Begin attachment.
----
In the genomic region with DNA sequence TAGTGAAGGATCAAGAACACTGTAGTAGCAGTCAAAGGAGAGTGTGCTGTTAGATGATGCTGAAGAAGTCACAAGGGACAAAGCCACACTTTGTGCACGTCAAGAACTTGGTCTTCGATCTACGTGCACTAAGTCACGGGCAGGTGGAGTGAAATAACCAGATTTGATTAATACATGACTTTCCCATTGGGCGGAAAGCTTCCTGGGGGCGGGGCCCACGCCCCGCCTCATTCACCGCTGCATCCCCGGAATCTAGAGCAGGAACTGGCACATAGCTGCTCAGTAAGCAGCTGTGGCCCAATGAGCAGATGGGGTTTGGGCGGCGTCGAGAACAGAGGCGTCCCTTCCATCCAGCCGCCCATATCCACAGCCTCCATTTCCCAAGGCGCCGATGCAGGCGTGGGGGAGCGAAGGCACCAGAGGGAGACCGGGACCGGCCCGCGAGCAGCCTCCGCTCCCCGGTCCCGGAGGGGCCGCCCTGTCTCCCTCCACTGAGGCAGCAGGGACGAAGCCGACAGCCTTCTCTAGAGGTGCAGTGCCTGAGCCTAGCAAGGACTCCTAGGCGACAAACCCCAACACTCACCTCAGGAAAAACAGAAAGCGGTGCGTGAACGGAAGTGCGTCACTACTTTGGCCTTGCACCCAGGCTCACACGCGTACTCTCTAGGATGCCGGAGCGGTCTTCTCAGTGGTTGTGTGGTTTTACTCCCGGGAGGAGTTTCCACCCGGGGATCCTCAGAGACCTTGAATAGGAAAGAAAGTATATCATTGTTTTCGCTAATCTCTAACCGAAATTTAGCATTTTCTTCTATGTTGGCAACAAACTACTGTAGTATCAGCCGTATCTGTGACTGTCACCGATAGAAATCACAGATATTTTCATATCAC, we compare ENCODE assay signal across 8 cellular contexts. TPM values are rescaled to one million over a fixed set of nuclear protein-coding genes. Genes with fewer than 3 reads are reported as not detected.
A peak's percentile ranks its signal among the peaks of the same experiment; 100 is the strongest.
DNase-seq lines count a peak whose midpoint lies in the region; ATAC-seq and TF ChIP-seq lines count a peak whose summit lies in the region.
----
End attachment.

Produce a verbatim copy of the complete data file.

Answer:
In the genomic region with DNA sequence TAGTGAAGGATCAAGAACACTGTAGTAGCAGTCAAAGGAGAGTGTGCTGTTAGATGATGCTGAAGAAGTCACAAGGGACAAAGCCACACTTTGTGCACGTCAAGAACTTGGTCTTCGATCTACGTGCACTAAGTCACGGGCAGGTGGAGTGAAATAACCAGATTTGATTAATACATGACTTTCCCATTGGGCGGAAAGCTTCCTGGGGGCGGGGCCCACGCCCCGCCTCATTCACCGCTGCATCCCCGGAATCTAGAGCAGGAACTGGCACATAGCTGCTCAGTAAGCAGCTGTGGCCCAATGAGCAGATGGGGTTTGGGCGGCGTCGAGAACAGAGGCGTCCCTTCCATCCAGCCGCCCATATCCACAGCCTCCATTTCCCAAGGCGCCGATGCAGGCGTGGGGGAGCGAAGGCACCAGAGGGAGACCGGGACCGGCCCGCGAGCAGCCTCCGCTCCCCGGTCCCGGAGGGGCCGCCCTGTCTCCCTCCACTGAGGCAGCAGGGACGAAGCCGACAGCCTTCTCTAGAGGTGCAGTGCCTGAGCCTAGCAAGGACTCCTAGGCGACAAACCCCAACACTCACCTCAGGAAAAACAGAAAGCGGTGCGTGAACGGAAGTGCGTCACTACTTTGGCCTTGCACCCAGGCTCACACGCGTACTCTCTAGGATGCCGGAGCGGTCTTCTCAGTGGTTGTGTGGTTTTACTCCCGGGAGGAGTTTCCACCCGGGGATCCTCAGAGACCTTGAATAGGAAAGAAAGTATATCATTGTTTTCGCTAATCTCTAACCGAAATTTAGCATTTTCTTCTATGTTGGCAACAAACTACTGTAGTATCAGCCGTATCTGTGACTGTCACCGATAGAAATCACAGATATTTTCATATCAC, we compare ENCODE assay signal across 8 cellular contexts. TPM values are rescaled to one million over a fixed set of nuclear protein-coding genes. Genes with fewer than 3 reads are reported as not detected.
A peak's percentile ranks its signal among the peaks of the same experiment; 100 is the strongest.
DNase-seq lines count a peak whose midpoint lies in the region; ATAC-seq and TF ChIP-seq lines count a peak whose summit lies in the region.